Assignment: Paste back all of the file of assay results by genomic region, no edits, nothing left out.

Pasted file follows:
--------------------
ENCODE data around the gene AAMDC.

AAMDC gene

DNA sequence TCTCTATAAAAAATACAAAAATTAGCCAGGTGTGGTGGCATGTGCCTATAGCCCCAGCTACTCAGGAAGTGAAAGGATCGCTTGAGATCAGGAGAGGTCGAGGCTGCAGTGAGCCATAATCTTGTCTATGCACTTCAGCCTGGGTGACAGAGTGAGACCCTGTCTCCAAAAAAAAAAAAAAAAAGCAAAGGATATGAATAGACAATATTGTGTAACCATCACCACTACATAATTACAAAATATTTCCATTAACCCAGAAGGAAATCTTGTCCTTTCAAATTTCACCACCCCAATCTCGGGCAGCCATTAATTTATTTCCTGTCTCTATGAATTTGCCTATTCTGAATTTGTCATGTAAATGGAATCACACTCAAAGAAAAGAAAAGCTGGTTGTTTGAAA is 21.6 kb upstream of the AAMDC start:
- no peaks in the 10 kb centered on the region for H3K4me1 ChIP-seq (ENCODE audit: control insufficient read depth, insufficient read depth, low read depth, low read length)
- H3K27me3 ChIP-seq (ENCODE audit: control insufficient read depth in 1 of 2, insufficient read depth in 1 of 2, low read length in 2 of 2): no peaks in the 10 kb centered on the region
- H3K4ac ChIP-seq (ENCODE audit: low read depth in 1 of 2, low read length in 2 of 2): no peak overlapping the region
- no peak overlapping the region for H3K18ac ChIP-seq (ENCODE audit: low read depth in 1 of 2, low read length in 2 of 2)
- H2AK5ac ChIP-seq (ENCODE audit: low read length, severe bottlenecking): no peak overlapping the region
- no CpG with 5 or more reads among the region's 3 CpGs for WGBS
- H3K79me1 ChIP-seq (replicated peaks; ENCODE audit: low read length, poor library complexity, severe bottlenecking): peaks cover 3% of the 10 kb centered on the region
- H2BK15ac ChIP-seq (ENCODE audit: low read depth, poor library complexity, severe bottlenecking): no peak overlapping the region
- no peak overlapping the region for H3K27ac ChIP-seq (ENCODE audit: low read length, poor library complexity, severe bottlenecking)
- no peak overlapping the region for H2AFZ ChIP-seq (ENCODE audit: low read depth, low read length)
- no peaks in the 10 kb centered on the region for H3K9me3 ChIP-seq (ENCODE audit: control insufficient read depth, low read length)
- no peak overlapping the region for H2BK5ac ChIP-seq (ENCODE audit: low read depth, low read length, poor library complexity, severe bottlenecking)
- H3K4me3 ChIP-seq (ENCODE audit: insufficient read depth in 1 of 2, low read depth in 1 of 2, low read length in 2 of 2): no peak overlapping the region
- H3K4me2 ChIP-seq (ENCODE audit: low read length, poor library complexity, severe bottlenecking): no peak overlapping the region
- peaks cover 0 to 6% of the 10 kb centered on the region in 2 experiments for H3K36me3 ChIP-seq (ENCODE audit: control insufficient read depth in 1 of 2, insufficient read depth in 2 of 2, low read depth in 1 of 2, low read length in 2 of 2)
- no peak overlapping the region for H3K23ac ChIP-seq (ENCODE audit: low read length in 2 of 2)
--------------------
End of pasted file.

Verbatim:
ENCODE data around the gene AAMDC.

AAMDC gene

DNA sequence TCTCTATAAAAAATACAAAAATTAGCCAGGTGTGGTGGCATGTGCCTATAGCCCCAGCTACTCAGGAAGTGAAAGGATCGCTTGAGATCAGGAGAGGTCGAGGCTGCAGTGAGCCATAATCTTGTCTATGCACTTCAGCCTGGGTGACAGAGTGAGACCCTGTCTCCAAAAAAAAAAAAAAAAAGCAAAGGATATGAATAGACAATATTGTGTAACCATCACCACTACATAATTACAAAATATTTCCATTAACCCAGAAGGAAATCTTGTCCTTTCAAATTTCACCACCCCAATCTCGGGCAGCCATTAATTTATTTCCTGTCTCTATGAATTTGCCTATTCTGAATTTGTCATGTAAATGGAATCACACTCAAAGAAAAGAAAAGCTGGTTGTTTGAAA is 21.6 kb upstream of the AAMDC start:
- no peaks in the 10 kb centered on the region for H3K4me1 ChIP-seq (ENCODE audit: control insufficient read depth, insufficient read depth, low read depth, low read length)
- H3K27me3 ChIP-seq (ENCODE audit: control insufficient read depth in 1 of 2, insufficient read depth in 1 of 2, low read length in 2 of 2): no peaks in the 10 kb centered on the region
- H3K4ac ChIP-seq (ENCODE audit: low read depth in 1 of 2, low read length in 2 of 2): no peak overlapping the region
- no peak overlapping the region for H3K18ac ChIP-seq (ENCODE audit: low read depth in 1 of 2, low read length in 2 of 2)
- H2AK5ac ChIP-seq (ENCODE audit: low read length, severe bottlenecking): no peak overlapping the region
- no CpG with 5 or more reads among the region's 3 CpGs for WGBS
- H3K79me1 ChIP-seq (replicated peaks; ENCODE audit: low read length, poor library complexity, severe bottlenecking): peaks cover 3% of the 10 kb centered on the region
- H2BK15ac ChIP-seq (ENCODE audit: low read depth, poor library complexity, severe bottlenecking): no peak overlapping the region
- no peak overlapping the region for H3K27ac ChIP-seq (ENCODE audit: low read length, poor library complexity, severe bottlenecking)
- no peak overlapping the region for H2AFZ ChIP-seq (ENCODE audit: low read depth, low read length)
- no peaks in the 10 kb centered on the region for H3K9me3 ChIP-seq (ENCODE audit: control insufficient read depth, low read length)
- no peak overlapping the region for H2BK5ac ChIP-seq (ENCODE audit: low read depth, low read length, poor library complexity, severe bottlenecking)
- H3K4me3 ChIP-seq (ENCODE audit: insufficient read depth in 1 of 2, low read depth in 1 of 2, low read length in 2 of 2): no peak overlapping the region
- H3K4me2 ChIP-seq (ENCODE audit: low read length, poor library complexity, severe bottlenecking): no peak overlapping the region
- peaks cover 0 to 6% of the 10 kb centered on the region in 2 experiments for H3K36me3 ChIP-seq (ENCODE audit: control insufficient read depth in 1 of 2, insufficient read depth in 2 of 2, low read depth in 1 of 2, low read length in 2 of 2)
- no peak overlapping the region for H3K23ac ChIP-seq (ENCODE audit: low read length in 2 of 2)